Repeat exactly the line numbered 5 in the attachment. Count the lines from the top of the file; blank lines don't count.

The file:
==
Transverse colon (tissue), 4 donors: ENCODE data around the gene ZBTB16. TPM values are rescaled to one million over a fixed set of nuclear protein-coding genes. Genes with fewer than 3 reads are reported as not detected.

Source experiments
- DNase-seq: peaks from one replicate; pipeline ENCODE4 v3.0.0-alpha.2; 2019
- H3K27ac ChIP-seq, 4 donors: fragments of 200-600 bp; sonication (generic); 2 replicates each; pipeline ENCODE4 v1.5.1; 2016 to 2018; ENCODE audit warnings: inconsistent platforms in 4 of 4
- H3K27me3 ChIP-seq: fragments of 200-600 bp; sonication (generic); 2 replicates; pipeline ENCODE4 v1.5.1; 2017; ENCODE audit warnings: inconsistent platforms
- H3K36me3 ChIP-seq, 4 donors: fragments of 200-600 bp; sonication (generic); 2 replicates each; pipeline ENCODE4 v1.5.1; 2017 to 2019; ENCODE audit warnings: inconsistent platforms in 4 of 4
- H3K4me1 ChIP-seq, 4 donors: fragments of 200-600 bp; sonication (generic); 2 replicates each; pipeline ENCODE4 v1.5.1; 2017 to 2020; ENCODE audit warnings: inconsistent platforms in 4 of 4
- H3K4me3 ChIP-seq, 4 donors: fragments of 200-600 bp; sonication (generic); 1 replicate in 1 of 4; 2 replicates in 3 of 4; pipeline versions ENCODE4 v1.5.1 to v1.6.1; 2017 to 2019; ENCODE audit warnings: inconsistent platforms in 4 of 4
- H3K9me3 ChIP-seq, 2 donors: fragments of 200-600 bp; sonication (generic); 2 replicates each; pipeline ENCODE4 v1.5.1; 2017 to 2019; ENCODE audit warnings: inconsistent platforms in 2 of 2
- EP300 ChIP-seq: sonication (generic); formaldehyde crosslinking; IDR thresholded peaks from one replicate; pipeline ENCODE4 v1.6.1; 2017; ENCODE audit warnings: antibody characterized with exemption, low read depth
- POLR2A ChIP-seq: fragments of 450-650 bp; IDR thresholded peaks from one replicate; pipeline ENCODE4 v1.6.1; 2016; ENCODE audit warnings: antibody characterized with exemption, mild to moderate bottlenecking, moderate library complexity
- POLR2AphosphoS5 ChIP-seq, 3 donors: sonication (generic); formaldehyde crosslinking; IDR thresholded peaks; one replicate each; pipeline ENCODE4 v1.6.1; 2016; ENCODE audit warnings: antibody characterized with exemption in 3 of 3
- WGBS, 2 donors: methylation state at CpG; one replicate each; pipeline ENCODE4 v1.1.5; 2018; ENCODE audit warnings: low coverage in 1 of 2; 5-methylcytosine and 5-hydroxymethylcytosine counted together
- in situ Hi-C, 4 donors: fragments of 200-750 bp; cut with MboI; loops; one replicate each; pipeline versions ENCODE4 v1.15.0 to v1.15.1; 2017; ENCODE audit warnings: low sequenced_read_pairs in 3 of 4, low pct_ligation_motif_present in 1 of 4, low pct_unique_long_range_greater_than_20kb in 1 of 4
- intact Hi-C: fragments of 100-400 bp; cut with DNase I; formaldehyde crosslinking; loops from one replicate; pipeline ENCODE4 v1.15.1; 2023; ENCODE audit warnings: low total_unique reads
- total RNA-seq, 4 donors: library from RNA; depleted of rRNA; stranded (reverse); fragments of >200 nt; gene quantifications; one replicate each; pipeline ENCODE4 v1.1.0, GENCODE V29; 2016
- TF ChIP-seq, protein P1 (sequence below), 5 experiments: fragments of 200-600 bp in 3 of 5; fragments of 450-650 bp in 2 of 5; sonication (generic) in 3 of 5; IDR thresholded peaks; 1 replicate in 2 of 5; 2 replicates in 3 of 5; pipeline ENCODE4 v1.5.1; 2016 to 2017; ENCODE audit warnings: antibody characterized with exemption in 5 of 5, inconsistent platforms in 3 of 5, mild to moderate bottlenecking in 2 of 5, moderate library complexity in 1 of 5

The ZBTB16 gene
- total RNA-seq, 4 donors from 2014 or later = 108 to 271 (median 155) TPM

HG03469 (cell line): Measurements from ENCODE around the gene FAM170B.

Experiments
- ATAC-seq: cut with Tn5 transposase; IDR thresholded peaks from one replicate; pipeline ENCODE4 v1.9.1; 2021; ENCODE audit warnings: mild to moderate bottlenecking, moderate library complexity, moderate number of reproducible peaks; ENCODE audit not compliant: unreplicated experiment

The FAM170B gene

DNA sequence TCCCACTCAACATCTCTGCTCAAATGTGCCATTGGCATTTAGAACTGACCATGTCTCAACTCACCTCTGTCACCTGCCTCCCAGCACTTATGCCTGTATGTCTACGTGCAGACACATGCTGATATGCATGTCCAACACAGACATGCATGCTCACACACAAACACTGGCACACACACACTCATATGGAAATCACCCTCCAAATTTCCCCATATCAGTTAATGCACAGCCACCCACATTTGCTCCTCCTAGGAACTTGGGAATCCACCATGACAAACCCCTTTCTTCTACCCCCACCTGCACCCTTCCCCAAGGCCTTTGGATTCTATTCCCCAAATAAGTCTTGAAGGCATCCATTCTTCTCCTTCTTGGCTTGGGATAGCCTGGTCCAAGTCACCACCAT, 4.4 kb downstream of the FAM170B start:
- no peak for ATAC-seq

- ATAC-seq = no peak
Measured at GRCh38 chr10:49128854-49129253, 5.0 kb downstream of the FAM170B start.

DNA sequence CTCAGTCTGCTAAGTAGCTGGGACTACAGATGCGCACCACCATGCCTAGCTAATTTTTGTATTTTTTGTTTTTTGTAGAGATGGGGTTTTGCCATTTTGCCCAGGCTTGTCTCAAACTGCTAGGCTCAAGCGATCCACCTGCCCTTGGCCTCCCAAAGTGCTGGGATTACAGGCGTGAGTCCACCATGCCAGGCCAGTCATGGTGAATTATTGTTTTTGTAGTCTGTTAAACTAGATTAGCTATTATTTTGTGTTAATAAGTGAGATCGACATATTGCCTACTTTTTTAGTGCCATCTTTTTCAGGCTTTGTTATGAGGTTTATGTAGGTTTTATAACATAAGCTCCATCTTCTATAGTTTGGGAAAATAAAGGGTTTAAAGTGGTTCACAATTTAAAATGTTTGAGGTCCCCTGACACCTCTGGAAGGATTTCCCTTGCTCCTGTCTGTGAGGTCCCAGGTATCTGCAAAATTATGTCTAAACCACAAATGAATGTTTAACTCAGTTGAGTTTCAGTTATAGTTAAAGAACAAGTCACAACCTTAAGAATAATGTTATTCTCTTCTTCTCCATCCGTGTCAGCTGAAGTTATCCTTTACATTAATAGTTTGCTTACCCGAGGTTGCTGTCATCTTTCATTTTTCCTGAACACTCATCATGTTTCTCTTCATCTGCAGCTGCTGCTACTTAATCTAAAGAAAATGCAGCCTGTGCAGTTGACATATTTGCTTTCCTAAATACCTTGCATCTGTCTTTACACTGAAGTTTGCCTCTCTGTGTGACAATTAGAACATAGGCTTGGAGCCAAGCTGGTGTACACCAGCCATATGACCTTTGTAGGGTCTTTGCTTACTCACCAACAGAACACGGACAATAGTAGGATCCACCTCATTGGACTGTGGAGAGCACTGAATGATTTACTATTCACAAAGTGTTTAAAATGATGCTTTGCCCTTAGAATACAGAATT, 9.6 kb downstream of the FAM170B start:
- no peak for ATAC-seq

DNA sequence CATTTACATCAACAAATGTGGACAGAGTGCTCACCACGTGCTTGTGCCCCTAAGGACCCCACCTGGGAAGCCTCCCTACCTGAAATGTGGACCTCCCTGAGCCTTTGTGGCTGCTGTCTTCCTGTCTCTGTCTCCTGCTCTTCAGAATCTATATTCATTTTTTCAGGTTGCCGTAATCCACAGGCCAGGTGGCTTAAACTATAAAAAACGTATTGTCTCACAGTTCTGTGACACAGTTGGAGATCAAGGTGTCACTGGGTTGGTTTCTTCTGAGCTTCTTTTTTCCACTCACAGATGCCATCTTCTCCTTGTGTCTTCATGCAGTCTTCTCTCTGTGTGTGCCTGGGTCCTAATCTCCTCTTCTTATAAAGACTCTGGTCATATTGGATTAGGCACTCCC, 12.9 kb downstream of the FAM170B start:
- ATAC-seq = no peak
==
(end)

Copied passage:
- H3K27me3 ChIP-seq: fragments of 200-600 bp; sonication (generic); 2 replicates; pipeline ENCODE4 v1.5.1; 2017; ENCODE audit warnings: inconsistent platforms